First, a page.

But make no mistake: It was Portland that stirred these players together, as the cover graphics emphatically indicate with an arrow pointing right to our corner of the U.S. and a liner-note illustration tracing the Foghorn five's paths to Oregon.
Foghorn Stringband, of course, is the flagship band of Stumptown's vigorous old-time music revival, holding forth at the Moon & Sixpence almost every Sunday night for the past few years, presiding over countless square dances and festivals, and touring from Corvallis to Borneo (literally). So it's fitting that they're the first of this local breed whose tunes will reach the racks of record stores around the world. Their new "major-minor" label, Nettwerk, is home to mainstream phenoms Sarah McLachlan and Avril Lavigne, as well as rising alt-folk stars Be Good Tanyas and Old Crow Medicine Show.
Despite that newfound potential for market penetration, though, Foghorn's making absolutely no concessions to commercialism. There's continuity on the new disc with the boys' prior, homegrown releases; for instance, they still recorded completely live, circled around the mics ("We just used four mics instead of two," bassist Brian Bagdonas says of the new album's leap in recording technology), they still pay homage to each arrangement's original influence in the liner notes, and there's still no premium put on vocal numbers. It's a courageous choice to wait until four songs in for a proper vocal; the album's first and third songs are instrumentals, and the second, a rip through "Stagger Lee," is more about the band's furious picking, as they race through the lyrics like an old joke they've all heard before. When they finally do air their harmonies, it's like the sun coming out. Then it's straight back to Picksville.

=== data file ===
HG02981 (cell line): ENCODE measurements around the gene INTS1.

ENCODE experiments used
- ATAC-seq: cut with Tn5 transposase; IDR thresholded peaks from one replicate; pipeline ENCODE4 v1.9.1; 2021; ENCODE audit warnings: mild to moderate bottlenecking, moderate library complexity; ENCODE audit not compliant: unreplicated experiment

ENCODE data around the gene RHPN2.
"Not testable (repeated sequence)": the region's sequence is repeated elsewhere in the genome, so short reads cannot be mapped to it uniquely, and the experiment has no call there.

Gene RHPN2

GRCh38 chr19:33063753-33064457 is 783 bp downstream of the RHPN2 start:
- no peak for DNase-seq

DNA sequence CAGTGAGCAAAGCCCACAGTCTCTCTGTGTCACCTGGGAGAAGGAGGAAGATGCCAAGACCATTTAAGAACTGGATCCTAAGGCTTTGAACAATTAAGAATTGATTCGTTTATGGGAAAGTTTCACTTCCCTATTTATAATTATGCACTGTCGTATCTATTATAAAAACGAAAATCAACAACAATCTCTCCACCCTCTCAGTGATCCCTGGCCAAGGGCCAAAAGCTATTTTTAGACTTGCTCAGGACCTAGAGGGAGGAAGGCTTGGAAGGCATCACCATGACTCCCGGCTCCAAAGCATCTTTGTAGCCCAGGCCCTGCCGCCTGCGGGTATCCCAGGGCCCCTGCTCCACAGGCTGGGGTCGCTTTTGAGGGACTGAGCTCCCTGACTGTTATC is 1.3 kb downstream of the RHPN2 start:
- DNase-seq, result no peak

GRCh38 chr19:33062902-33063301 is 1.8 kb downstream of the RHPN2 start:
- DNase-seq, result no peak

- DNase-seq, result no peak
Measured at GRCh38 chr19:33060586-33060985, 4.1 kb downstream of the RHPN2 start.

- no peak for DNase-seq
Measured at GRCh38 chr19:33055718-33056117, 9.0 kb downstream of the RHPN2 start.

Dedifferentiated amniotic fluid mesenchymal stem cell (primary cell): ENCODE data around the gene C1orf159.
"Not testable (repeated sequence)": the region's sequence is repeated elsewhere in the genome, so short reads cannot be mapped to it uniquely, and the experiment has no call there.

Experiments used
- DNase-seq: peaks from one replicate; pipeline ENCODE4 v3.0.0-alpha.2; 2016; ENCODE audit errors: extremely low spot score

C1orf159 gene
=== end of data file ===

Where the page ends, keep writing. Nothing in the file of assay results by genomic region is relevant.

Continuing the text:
And don't look for Foghorn to bolster its playlist with any original numbers anytime soon, either. Though the band's new labelmate O.C.M.S. won wide exposure in part due to its trad-sounding, self-penned tunes, singer-songwriter-on-the-side Caleb Klauder says he doesn't see that as part of the Foghorn formula. "This band is just about traditional music to me," he shrugs. And banjoist Taylor Grover agrees that original songs aren't necessary for the group to sound original. "In this day and age, if you simply play traditional music in a traditional manner, that's novel as hell."
Foghorn Stringband plays Wednesday, Aug. 17, at Music Millennium-Northwest. 7 pm. Free. All ages. Also Sunday, Aug. 21, at Moon & Sixpence. 8 pm. Free. 21+.
Weiser Sunrise is Foghorn Stringband's third proper release and first on Nettwerk Records. It is now available everywhere, really.